The Syrian Slide

What to do about Syria?  Around Washington, that is the seemingly most urgent question.  Should the US stand back and provide only humanitarian aid, or should we take a more active role?  And, although this is not being asked openly, which side should the US support?

A “red line” has been drawn around the Syrian Government’s potential use of chemical WMD.  The President has said if Syria used them against their own people that would change the calculus.  Hmmm.

So now there are reports of chemical weapons being used.  What is the proper response for the US?

Fortunately, the Obama Administration is not being stampeded.  The evidence of chemical weapon use has been provided by the insurgents and not verified by independent sources.  But even if the reports are true, it is not known whether this was a Government approved action or the work of a “few bad apples”. (Heard that before?)  The US response would depend upon knowing this.

There must be a humanitarian aspect intermixed in the US decision.  Syrians are dying and there seems no pending end to the conflict.  Some argue that the West should intervene and at a minimum establish a “free zone” where insurgents could reside in some form of safety.  Hmmm.

Here are the two most likely bad options.

  1. The US could support the insurgents and tip the balance of power.  An insurgent government would come into power, draw up a constitution, and most likely fall into the Muslim Sharia Law orbit.  Most likely too would be the dominance of Sunnis and a real bad time for Alawites and all non-Sunnis. (Look at Iraq today where Shiites hold the power.)   We should expect nothing that much different from what has transpired in Egypt or Libya.
  2. The US could support the Syrian Government (read Bashar al Assad) and make the bet that predictability and stability are the best both the Syrians and the rest of the world could hope for at this time.  Killings would continue but soon would be replaced by a Syria-wide police State.  Doesn’t sound like democracy but the killings would fall dramatically.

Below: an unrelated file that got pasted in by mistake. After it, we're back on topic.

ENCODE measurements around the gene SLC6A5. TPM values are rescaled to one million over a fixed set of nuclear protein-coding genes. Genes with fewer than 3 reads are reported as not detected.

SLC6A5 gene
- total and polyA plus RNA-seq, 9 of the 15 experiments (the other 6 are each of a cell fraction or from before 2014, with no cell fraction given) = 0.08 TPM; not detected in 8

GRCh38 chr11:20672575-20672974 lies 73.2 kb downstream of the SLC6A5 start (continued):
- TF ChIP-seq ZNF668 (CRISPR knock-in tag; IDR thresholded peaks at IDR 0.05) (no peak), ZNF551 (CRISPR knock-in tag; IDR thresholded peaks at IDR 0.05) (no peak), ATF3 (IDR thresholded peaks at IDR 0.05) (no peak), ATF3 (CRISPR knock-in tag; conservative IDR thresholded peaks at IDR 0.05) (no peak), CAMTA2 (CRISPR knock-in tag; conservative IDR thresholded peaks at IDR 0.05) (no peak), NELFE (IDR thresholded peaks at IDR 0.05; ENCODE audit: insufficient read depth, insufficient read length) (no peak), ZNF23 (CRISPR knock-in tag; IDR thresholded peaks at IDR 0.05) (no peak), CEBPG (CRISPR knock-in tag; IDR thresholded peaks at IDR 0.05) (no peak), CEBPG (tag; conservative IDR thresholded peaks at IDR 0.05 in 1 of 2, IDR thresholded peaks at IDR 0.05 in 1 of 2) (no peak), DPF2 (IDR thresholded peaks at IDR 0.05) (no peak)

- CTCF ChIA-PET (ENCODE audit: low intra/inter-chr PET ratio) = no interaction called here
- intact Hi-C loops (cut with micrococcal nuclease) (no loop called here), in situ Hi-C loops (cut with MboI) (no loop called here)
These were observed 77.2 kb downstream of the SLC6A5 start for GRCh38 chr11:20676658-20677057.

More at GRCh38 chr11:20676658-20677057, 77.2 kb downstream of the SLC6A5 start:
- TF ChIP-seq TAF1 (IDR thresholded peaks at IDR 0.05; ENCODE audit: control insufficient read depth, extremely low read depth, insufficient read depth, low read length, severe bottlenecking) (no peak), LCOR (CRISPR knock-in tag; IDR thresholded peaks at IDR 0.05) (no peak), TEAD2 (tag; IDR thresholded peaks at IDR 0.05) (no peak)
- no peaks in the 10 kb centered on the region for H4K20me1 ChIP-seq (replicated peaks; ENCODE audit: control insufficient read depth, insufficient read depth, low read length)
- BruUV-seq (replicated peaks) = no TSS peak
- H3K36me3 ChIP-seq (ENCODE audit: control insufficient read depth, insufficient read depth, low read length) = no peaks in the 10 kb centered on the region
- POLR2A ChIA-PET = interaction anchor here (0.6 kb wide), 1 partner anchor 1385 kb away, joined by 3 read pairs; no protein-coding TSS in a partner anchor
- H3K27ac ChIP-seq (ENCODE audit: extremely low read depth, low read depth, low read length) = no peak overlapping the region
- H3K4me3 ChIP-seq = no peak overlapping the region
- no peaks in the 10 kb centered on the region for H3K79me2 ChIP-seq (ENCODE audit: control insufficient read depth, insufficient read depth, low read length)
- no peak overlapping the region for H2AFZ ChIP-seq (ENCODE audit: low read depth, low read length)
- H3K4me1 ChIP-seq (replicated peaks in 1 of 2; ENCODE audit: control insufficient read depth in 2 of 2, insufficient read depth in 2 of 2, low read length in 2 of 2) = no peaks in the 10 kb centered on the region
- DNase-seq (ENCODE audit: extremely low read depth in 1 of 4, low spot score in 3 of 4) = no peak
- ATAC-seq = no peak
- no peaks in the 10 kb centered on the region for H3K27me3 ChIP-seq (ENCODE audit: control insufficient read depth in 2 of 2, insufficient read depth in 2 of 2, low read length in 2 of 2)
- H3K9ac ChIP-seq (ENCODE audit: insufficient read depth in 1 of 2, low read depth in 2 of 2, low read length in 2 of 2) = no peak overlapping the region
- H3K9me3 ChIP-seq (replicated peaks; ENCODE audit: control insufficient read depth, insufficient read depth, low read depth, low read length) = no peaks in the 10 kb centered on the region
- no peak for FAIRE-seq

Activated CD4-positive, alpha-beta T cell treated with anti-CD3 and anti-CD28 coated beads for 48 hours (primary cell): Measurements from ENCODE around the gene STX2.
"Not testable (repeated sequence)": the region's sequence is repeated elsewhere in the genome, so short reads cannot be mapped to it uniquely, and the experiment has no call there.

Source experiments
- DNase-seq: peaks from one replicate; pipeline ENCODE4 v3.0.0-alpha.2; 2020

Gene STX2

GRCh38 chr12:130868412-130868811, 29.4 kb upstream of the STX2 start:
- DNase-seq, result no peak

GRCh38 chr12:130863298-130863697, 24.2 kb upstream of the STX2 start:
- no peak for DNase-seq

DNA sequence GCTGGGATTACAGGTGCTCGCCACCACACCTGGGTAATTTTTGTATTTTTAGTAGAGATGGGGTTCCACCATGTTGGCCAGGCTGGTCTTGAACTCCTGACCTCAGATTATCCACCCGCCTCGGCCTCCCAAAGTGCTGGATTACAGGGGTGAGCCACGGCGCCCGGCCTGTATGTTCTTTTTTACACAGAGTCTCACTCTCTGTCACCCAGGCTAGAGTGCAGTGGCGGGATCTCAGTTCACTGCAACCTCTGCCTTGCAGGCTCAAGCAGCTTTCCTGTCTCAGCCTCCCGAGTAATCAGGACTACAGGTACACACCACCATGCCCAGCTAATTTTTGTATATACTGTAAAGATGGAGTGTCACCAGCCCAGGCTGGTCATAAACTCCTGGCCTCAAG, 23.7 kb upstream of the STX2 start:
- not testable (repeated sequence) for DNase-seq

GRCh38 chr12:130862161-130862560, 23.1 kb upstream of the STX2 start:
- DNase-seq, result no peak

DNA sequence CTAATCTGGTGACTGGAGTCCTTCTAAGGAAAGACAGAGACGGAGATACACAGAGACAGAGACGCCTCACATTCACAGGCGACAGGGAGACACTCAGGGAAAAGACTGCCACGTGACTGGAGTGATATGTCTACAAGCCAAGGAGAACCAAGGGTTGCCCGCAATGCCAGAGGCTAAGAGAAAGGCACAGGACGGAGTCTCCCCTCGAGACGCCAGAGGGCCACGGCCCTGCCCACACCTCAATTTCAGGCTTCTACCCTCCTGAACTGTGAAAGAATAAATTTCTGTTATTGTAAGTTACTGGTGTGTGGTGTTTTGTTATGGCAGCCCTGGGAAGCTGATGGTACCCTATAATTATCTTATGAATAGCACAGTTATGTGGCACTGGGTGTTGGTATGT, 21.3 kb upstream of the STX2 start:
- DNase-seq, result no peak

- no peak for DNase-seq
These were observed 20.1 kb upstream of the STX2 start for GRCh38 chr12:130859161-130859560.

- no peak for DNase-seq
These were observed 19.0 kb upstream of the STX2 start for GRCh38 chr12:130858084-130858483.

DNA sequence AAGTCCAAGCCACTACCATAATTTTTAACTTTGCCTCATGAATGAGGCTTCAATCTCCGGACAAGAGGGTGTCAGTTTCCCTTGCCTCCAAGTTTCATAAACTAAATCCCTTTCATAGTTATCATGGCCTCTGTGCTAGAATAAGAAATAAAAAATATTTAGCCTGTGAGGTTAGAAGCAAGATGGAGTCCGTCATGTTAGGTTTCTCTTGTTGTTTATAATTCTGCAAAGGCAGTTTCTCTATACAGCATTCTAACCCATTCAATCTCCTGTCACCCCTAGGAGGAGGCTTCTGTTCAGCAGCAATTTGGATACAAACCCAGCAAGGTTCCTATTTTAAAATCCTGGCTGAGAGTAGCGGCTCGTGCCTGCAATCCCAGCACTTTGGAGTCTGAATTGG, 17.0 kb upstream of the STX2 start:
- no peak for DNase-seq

Americans’ gut reaction is to help the insurgents against a despotic regime.  It just feels like the right thing to do.  Unfortunately that option, to be successful, presupposes an insurgent government that thinks like the US founding fathers.  Not going to happen.

So let’s take a deep breath.

“We the People…” when applied to the broad area from Tunisia to Afghanistan is composed of relatively poor people saddled with a religion whose tenets make little or no sense in the modern world as we know it.  The utter absurdity of Sunni killing Shiite or vice versa says it all.  Pile on the preference for religious law above secular law, the clownish treatment of women in public in contrast to their “sex slave” status in the home indicates also that these people are not ready for anything that we recognize as democratic.

And the most important point, it is neither our duty, or our right to tell anyone what their religion should be or should advocate.  That is their choice as it is our choice to live as we do.


This suggests that a cold war foreign policy of “containment” might be the best policy for the West.  Let’s let these Muslim countries work things out their way.  Contain their life styles to the greater Middle East and their foreign policies and behavior, especially countries like Iran to other Muslim countries.

Maybe in another 500 years, these countries could rejoin the rest of the world.


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